What's next for Tunisia after huge election boycott?

Tunisian President Kais Saied casting his ballot at a polling station near Tunis on December 17, 2022

Tunisia’s massive election boycott has further challenged the legitimacy of President Kais Saied, but a divided and discredited opposition poses little threat to his grip on power, experts say.

Just 11 percent of voters showed up for the elections on Saturday for a parliament stripped of most powers under Saied, who last year launched what critics have labelled a bloodless coup.

On Monday, the electoral board revised the turnout slightly upwards from an earlier figure of nine percent.

– Why was turnout so low? –

The legislative vote came on the 12th anniversary of the event that sparked the country’s pro-democracy uprising, the self-immolation of fruit seller Mohammed Bouazizi.

The election capped a year and a half of political turmoil since Saied sacked the government, surrounded parliament with tanks and seized full executive powers in July 2021.

Few Tunisians showed any interest in the election, with no serious public debate among the 1,055 candidates. Most were unknowns and fewer than 12 percent were women.

Under a constitution Saied rammed through in an also widely ignored referendum in July, political parties were sidelined and candidates ran as individuals.

Most of the North African country’s parties, including the Islamist-leaning Ennahdha that has dominated post-revolt politics, had urged a boycott.

The new assembly, as well as having little popular backing, will be largely toothless under a constitution that makes it near-impossible for it to sack the government or hold the president to account.

– How does it affect Saied? –

Despite his grip on power, the low turnout “is a huge disappointment for Saied because he was counting on popular support” to legitimise his actions, said analyst Abdellatif Hannachi.

A former constitutional law lecturer, Saied was elected with 70 percent of the vote in 2019.

He had made a string of public appearances in the previous days to drum up voter interest, but turnout still came in at a record low for Tunisian votes since the revolution.

“His popular legitimacy is collapsing,” said expert Hamadi Redissi.

“It has turned out to be an illusion built on speculation and chatter by his loyalists.” 

– What can the opposition do? –

Both Ennahdha and its sworn enemy, the staunchly secularist Free Destourian Party (PDL), have demanded Saied step down and announce a presidential election.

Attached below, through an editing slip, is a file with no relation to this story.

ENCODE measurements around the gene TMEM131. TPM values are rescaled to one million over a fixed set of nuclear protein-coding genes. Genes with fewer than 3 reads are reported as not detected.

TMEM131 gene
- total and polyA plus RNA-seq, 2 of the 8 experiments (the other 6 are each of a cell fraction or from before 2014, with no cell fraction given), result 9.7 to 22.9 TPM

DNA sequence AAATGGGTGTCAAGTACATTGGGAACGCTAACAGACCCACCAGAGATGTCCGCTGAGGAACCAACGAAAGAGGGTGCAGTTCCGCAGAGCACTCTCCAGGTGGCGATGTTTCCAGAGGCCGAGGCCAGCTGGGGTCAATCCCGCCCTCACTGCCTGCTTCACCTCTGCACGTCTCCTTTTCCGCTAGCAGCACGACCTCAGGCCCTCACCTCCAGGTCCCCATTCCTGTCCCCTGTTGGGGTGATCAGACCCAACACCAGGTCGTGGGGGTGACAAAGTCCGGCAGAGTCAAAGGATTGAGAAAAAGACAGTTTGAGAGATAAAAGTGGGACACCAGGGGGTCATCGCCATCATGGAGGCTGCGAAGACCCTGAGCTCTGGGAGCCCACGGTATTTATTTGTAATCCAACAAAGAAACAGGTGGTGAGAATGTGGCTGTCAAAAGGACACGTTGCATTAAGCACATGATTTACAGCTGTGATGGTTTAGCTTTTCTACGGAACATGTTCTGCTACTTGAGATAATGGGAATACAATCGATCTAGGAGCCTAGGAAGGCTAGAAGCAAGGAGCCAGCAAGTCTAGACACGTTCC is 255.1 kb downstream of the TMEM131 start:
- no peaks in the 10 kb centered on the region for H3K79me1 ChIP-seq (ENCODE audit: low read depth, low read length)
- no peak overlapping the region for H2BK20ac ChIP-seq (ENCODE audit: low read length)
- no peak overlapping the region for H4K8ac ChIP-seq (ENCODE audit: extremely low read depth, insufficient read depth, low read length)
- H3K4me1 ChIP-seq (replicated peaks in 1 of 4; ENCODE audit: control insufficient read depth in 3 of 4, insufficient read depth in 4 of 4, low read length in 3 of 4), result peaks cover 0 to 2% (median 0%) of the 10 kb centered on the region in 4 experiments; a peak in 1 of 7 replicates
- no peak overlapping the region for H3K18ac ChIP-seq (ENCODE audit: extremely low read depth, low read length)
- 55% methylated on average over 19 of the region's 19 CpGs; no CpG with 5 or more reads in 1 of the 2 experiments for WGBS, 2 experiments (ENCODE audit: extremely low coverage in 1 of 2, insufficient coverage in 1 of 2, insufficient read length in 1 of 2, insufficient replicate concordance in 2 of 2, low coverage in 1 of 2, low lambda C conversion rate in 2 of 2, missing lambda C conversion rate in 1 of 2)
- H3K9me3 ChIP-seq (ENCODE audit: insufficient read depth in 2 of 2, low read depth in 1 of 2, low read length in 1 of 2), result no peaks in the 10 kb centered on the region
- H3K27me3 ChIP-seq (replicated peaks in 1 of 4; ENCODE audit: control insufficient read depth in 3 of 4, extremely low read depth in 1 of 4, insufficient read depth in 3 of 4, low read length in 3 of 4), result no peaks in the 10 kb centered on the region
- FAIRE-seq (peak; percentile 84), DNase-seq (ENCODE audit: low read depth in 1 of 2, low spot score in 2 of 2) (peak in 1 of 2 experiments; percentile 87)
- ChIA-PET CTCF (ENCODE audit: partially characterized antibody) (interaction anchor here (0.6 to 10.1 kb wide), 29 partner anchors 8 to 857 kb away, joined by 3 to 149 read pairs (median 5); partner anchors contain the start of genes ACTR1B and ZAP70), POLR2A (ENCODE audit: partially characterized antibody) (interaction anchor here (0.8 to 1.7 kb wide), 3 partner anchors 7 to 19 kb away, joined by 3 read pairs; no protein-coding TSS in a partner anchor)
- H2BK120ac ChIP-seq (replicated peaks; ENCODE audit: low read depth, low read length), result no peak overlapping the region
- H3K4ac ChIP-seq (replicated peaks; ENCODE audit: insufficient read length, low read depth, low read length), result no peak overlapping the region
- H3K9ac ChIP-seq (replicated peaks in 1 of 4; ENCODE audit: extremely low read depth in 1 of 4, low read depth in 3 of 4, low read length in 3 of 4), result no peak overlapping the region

But Redissi pointed out that “there is no mechanism to force him out”.

Youssef Cherif of the Columbia Global Centers said he doubted Saied would step down “or even admit that these elections were a failure”.

When the constitution passed in the referendum with just over 30 percent turnout, “he also refused to admit defeat”, Cherif said.

Moreover, “as he has done everything to restore the presidential system that existed before 2011, the legislative elections are marginal in his eyes,” Cherif said.

Tunisia’s opposition is deeply split into three main blocks: the Ennahdha-dominated National Salvation Front, leftist parties and the PDL.

Much of the division stems from attitudes towards Ennahdha, which had held sway over Tunisia’s government and legislative process for a decade until Saied’s power grab.

Many Tunisians blame Ennahdha above all for the cash-strapped country’s current economic and political woes.

The lack of opposition unity has meant that anti-Saied demonstrations rarely gather more than 7,000 people.

Hannachi said Saturday’s low participation showed that political parties could not mobilise the public. The powerful UGTT trade union federation is one of the few actors capable of mobilising mass protests.

“Only an economic collapse — which is obviously not desirable — could unblock the situation,” Redissi said.

Tunisia is already in a deep economic downturn, with mounting public debt, inflation at 10 percent and spiralling poverty exacerbated by the war in Ukraine.

– What do foreign powers think? –

Yet as Tunisia waits for the International Monetary Fund to sign off on a nearly $2-billion bailout package, Hannachi noted that Saied had promised the country’s foreign allies a roadmap. 

“Now it has been put into action,” he said.

The United States, which has been critical of Saied’s power grab, said Sunday that the election was “an essential initial step toward restoring the country’s democratic trajectory”.

Washington’s backing will be critical for securing IMF funds which would then unblock other potential funding from European and Gulf countries.

Redissi said Western powers were trying to find a “balance between their values and their interests” when it came to Tunisia.

The country’s small size and population means it “doesn’t represent much” in a world of rapidly shifting geopolitical forces.

“For (Western powers), the most important thing is the country’s stability,” he said.